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Fastly explains internet crash was not a cyber attack

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The global internet outage that took down much of the internet for more than an hour was caused by a software bug, the company behind it said.

Fastly said that an issue in its software had been triggered when one of its customers changed their settings.

When that happened, it began a series of issues that knocked many of the world’s biggest websites offline. Reddit, Amazon, the UK government and many of the world’s biggest news organisations were unavailable, with users instead seeing an array of error messages.

“This outage was broad and severe, and we’re truly sorry for the impact to our customers and everyone who relies on them,” the company said in a blog post authored by Nick Rockwell, its senior engineering and infrastructure executive.

He said the problem should have been anticipated.

Fastly operates a group of servers strategically placed around the world to help customers move and store content close to their end users quickly and safely.

The company post gave a timeline of events and promised to examine and explain why Fastly had failed to detect the software bug during its own testing process.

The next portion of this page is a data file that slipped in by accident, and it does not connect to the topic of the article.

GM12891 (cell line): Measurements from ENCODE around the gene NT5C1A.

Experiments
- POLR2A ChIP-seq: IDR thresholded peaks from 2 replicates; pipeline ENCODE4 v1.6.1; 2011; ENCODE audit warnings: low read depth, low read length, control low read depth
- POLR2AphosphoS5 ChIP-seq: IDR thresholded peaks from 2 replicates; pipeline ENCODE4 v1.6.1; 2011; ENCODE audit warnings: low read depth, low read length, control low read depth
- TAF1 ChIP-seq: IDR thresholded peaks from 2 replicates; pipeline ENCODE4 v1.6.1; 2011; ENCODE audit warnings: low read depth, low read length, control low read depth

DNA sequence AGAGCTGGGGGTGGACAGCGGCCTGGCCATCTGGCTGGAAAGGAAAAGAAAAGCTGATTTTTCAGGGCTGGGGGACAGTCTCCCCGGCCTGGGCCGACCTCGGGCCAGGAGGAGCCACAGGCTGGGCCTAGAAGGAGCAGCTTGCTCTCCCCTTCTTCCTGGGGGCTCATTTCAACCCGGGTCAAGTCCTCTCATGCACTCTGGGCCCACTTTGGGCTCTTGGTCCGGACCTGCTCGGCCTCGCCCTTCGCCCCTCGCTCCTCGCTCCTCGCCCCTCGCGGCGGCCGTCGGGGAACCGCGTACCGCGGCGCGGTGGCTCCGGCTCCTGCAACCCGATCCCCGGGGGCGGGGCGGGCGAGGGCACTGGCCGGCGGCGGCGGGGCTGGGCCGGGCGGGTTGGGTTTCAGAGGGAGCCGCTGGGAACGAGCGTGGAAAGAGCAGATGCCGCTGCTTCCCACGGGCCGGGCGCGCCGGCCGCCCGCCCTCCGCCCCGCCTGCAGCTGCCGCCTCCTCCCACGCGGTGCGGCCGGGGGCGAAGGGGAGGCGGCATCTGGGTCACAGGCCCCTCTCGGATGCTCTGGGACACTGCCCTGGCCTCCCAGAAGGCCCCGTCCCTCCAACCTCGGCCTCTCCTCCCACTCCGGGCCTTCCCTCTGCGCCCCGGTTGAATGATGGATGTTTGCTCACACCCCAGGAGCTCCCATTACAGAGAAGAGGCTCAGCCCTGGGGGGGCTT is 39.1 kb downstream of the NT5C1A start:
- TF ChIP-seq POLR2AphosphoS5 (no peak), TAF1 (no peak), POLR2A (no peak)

Fastly said the bug was in a software update shipped to customers on 12 May but was not triggered until one unidentified customer carried out settings changes that triggered the problem “which caused 85 per cent of our network to return errors.”

Fastly noticed the outage within a minute it occurring at 9.47am, and engineers worked out the cause at 10.27am. Once they disabled the settings that triggered the problem, most of the company’s network quickly recovered.

“Within 49 minutes, 95 per cent of our network was operating as normal,” the company said.

Its networks were fully recovered at 12.35pm and it began rolling out a permanent software fix at 5.25pm, Fastly said.

Additional reporting by Reuters

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